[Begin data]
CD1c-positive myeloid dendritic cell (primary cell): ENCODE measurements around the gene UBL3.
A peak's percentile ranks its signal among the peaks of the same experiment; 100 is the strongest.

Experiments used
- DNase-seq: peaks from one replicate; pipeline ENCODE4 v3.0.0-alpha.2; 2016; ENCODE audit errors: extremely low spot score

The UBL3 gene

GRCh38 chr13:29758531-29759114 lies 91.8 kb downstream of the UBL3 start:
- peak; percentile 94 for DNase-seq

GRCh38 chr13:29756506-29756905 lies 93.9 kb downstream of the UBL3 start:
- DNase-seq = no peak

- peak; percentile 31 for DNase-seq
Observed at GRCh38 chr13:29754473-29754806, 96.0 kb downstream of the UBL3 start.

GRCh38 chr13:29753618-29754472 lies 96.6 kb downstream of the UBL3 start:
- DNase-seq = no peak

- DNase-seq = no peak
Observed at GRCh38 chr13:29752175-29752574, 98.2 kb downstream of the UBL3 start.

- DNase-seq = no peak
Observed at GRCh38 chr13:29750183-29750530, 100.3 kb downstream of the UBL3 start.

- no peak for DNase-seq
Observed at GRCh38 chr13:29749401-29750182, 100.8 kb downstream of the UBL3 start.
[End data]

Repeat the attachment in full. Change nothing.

CD1c-positive myeloid dendritic cell (primary cell): ENCODE measurements around the gene UBL3.
A peak's percentile ranks its signal among the peaks of the same experiment; 100 is the strongest.

Experiments used
- DNase-seq: peaks from one replicate; pipeline ENCODE4 v3.0.0-alpha.2; 2016; ENCODE audit errors: extremely low spot score

The UBL3 gene

GRCh38 chr13:29758531-29759114 lies 91.8 kb downstream of the UBL3 start:
- peak; percentile 94 for DNase-seq

GRCh38 chr13:29756506-29756905 lies 93.9 kb downstream of the UBL3 start:
- DNase-seq = no peak

- peak; percentile 31 for DNase-seq
Observed at GRCh38 chr13:29754473-29754806, 96.0 kb downstream of the UBL3 start.

GRCh38 chr13:29753618-29754472 lies 96.6 kb downstream of the UBL3 start:
- DNase-seq = no peak

- DNase-seq = no peak
Observed at GRCh38 chr13:29752175-29752574, 98.2 kb downstream of the UBL3 start.

- DNase-seq = no peak
Observed at GRCh38 chr13:29750183-29750530, 100.3 kb downstream of the UBL3 start.

- no peak for DNase-seq
Observed at GRCh38 chr13:29749401-29750182, 100.8 kb downstream of the UBL3 start.